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Posts Tagged ‘Easter’

Crucifix at Saint Etienne-du-Mont

Crucifix at Saint Etienne-du-Mont

What is the message that Jesus has for the world? At first he seems to confirm his followers’ hopes: “The hour has come for the Son of man to be glorified.” Great! Finally, after putting things off for so long, he is ready; the moment has come.

But then he clarifies: “I solemnly assure you, unless the grain of wheat falls to the earth and dies, it remains just a grain of wheat, but if it dies it produces much fruit.” Believe me, this is not what his followers wanted to hear.

The Jews had had more than enough experience with death. They had lived under oppression for centuries and their glory days were long ago. The Roman boot was pressing down upon them. Those who would endeavour to throw it off were imprisoned or killed. And now this one, upon whom they had pinned their hopes, at the high point of his life, is speaking of falling to the earth and dying.

Then it gets stranger: “The man who loves his life loses it, while the man who hates his life in this world, preserves it to life eternal.” Come again?!

To understand what all this means, we should go back to the great image that Jesus uses, the grain of wheat that falls to the earth. A seed, resting by itself, can exist for a long time. In fact, they have found seeds in the tombs of the Pharaohs and seeds in fossil remains. But unless they fall into the soil and crack open, nothing further comes of them. Their life is inside, yes, but it’s a life that grows by being given away and mixing with the soil around it. It has to crack open and be destroyed. But even after a very long time, a seed can grow into a flourishing plant. The oldest seed that has grown into a viable plant was a 2000-year-old date palm seed from excavations at Herod the Great’s palace on Masada in Israel. It was germinated in 2005.

When you look at a great tree or a plant, you see none of the original seed, and yet you see life. The same is true of the cross. When Christians look at the cross, we no longer see death, but eternal life.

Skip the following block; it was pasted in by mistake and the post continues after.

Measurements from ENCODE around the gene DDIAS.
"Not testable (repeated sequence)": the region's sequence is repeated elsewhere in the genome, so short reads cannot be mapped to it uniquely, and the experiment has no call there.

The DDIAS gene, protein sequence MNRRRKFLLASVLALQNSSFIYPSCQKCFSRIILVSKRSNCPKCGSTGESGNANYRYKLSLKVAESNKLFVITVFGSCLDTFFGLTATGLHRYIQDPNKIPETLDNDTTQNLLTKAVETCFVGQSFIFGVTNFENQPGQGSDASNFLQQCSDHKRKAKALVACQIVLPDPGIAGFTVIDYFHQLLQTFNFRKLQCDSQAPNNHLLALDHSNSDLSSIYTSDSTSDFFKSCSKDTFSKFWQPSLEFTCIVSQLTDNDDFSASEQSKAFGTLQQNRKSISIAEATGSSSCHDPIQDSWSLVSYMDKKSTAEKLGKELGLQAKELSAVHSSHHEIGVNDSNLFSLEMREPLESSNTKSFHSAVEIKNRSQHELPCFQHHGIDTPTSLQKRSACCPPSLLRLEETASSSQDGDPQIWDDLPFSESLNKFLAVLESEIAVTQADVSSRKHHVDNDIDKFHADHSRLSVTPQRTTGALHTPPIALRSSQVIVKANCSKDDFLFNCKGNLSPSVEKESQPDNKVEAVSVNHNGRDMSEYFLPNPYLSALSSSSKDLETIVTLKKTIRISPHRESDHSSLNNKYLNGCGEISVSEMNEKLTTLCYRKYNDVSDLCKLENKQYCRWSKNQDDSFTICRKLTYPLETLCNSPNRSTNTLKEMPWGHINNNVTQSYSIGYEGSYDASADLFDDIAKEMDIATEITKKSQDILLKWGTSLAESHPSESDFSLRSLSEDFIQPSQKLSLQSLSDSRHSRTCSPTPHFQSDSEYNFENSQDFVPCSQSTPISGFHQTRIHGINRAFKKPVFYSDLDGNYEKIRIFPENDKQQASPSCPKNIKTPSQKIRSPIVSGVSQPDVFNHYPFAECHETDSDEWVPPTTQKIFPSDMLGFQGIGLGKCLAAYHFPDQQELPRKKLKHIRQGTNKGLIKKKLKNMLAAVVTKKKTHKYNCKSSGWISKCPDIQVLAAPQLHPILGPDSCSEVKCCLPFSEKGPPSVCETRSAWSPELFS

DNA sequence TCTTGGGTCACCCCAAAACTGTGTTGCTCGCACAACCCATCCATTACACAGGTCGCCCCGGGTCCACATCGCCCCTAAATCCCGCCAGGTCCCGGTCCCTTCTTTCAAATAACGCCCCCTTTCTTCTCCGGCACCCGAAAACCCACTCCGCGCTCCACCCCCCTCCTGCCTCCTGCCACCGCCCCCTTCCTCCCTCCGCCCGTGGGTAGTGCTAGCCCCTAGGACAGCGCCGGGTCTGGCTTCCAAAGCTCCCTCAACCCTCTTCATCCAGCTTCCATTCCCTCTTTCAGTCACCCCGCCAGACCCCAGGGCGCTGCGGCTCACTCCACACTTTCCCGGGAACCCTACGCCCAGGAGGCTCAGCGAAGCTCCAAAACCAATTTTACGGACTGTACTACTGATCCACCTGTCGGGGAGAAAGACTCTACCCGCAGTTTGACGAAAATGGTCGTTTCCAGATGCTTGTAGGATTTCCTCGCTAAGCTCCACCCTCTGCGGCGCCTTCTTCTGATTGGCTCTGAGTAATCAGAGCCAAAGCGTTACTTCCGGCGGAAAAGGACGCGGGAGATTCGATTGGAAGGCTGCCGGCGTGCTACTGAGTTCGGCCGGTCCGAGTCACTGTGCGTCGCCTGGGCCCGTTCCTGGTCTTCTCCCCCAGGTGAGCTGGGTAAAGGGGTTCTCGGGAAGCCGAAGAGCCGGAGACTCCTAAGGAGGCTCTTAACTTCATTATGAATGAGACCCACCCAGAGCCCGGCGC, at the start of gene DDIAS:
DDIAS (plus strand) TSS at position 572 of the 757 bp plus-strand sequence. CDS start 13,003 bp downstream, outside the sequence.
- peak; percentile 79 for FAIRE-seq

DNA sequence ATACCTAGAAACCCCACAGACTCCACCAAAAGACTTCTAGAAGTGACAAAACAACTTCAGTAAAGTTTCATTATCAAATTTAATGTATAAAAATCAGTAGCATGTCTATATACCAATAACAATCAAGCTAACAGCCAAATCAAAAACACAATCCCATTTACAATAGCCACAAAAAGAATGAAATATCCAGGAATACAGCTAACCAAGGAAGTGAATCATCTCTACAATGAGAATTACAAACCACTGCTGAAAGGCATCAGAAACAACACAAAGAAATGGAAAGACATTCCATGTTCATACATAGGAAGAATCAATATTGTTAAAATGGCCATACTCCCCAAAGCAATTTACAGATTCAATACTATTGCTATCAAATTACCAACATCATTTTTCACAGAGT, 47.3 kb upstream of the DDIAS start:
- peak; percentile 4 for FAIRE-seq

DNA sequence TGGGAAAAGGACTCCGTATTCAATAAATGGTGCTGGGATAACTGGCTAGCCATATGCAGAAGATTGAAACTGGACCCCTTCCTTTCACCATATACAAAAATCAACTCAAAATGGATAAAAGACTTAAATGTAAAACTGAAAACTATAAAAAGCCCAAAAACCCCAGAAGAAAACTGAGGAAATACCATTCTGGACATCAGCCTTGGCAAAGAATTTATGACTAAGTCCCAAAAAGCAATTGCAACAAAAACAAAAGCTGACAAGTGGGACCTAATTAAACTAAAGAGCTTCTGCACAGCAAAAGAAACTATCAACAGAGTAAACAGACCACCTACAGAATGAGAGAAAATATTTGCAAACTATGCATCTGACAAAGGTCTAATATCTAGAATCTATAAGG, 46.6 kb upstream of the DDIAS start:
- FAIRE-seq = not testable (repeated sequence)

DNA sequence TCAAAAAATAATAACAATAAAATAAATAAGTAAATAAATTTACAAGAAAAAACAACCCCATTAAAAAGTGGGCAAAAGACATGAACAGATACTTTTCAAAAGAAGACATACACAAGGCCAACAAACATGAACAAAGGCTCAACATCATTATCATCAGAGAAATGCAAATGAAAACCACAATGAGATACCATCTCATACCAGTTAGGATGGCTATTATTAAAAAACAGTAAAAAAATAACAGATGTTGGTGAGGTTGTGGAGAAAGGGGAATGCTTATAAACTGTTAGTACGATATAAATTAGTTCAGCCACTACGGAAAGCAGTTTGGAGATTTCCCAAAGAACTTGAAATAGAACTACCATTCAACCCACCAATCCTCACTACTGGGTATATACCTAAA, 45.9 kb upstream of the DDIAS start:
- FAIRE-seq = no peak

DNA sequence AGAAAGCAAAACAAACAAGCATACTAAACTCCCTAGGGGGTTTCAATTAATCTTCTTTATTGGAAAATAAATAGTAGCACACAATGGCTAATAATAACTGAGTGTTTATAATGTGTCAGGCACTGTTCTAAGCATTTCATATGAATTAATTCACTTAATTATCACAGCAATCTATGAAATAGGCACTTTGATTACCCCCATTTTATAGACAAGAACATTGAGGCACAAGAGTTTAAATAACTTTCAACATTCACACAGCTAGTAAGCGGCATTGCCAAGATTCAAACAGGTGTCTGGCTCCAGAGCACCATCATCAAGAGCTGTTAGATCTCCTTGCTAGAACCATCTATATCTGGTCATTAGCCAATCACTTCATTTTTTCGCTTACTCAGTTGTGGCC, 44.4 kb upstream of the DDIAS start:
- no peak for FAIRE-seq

Originally published by Fr. R. Barron

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It’s been a great week! I think that the expectations for the celebrations of the day of the Resurrection have somehow made time seem to have gone faster than usual; and as we celebrate Easter Sunday today, it almost feels as though one day is not enough to express all our joy and thanksgiving  for God’s gift to us: Jesus’ Resurrection.

It really was great to attend the Holy Mass this morning and sing songs of thanksgiving and praise to the Lord.  I am sure the atmosphere felt   different, and that is not because of the Easter Egg hunt that the Parish put together as a treat for the kids after the Mass, but because people were genuinely happy to be there celebrating the greatest blessing  of our Christian faith.

Our Lord and Savior lifted up his voice and said with incomparable majesty: “Let all men know that grace comes after tribulation. Let them know that without the burden of afflictions it is impossible to reach the height of grace. Let them know that the gifts of grace increase as the struggles increase. Let men take care not to stray and be deceived. This is the only true stairway to paradise, and without the cross they can find no road to climb to heaven.” When I heard these words, a strong force came upon me and seemed to place me in the middle of a street, so that I might say in a loud voice to people of every age, sex and status: “Hear, O people; hear, O nations. I am warning you about the commandment of Christ by using words that came from his own lips: We cannot obtain grace unless we suffer afflictions. We must heap trouble upon trouble to attain a deep participation in the divine nature, the glory of the sons of God and perfect happiness of soul.”

— St. Rose of Lima

First Reading:
Psalm:
Second Reading:
Gospel:
Acts 10:34, 37-43
Psalm 118:1-2, 16-17, 22-23
Colossians 3:1-4 or 1 Corinthians 5:6-8
John 20:1-9

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Welcome all!! This is my very first post on this brand new blog and I am very excited about it. I will be posting as often as possible and hopefully I will be able to write about topics that can both interest you and inspire you to reflect on your own journey of faith.

As someone who is only beginning a personal journey towards truly knowing the Lord, I feel that writing a blog would give me not only additional motivation to study and meditate on God’s word and Jesus’ teachings, but it would be also a wonderful opportunity for me to share my journey with others as well as exchange mutual experiences.

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